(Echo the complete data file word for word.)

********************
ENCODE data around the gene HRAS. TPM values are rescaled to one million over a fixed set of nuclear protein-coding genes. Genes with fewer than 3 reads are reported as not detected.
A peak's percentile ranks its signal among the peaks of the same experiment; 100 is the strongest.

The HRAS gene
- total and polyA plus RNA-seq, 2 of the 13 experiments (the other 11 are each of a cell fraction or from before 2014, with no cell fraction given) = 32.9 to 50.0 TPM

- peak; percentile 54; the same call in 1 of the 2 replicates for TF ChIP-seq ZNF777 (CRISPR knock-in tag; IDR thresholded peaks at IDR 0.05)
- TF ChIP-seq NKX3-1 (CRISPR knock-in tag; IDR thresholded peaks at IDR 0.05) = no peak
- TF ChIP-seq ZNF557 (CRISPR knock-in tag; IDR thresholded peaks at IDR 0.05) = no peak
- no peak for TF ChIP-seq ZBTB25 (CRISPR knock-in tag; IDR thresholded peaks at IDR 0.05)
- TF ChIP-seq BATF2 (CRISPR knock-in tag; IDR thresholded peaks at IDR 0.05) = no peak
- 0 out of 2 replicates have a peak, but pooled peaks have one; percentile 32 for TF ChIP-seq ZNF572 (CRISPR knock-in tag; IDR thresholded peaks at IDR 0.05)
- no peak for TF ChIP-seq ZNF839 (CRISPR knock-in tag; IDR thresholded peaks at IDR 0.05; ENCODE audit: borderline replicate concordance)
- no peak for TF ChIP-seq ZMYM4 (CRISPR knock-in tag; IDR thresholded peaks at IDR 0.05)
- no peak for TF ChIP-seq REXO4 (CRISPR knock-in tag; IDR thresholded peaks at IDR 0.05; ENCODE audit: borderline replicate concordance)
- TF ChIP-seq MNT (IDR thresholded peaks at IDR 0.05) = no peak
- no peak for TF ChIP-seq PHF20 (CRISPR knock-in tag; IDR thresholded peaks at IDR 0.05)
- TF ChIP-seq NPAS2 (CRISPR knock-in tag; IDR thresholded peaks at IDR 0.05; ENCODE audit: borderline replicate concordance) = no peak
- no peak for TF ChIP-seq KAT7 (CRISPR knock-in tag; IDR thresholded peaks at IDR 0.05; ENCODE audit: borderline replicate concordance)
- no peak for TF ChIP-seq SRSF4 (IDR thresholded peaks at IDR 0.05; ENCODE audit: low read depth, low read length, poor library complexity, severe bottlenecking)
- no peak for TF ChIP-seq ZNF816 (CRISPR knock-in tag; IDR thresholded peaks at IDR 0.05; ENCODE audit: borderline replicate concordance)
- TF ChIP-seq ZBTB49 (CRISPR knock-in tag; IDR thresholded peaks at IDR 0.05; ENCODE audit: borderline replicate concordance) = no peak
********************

ENCODE data around the gene HRAS. TPM values are rescaled to one million over a fixed set of nuclear protein-coding genes. Genes with fewer than 3 reads are reported as not detected.
A peak's percentile ranks its signal among the peaks of the same experiment; 100 is the strongest.

The HRAS gene
- total and polyA plus RNA-seq, 2 of the 13 experiments (the other 11 are each of a cell fraction or from before 2014, with no cell fraction given) = 32.9 to 50.0 TPM

- peak; percentile 54; the same call in 1 of the 2 replicates for TF ChIP-seq ZNF777 (CRISPR knock-in tag; IDR thresholded peaks at IDR 0.05)
- TF ChIP-seq NKX3-1 (CRISPR knock-in tag; IDR thresholded peaks at IDR 0.05) = no peak
- TF ChIP-seq ZNF557 (CRISPR knock-in tag; IDR thresholded peaks at IDR 0.05) = no peak
- no peak for TF ChIP-seq ZBTB25 (CRISPR knock-in tag; IDR thresholded peaks at IDR 0.05)
- TF ChIP-seq BATF2 (CRISPR knock-in tag; IDR thresholded peaks at IDR 0.05) = no peak
- 0 out of 2 replicates have a peak, but pooled peaks have one; percentile 32 for TF ChIP-seq ZNF572 (CRISPR knock-in tag; IDR thresholded peaks at IDR 0.05)
- no peak for TF ChIP-seq ZNF839 (CRISPR knock-in tag; IDR thresholded peaks at IDR 0.05; ENCODE audit: borderline replicate concordance)
- no peak for TF ChIP-seq ZMYM4 (CRISPR knock-in tag; IDR thresholded peaks at IDR 0.05)
- no peak for TF ChIP-seq REXO4 (CRISPR knock-in tag; IDR thresholded peaks at IDR 0.05; ENCODE audit: borderline replicate concordance)
- TF ChIP-seq MNT (IDR thresholded peaks at IDR 0.05) = no peak
- no peak for TF ChIP-seq PHF20 (CRISPR knock-in tag; IDR thresholded peaks at IDR 0.05)
- TF ChIP-seq NPAS2 (CRISPR knock-in tag; IDR thresholded peaks at IDR 0.05; ENCODE audit: borderline replicate concordance) = no peak
- no peak for TF ChIP-seq KAT7 (CRISPR knock-in tag; IDR thresholded peaks at IDR 0.05; ENCODE audit: borderline replicate concordance)
- no peak for TF ChIP-seq SRSF4 (IDR thresholded peaks at IDR 0.05; ENCODE audit: low read depth, low read length, poor library complexity, severe bottlenecking)
- no peak for TF ChIP-seq ZNF816 (CRISPR knock-in tag; IDR thresholded peaks at IDR 0.05; ENCODE audit: borderline replicate concordance)
- TF ChIP-seq ZBTB49 (CRISPR knock-in tag; IDR thresholded peaks at IDR 0.05; ENCODE audit: borderline replicate concordance) = no peak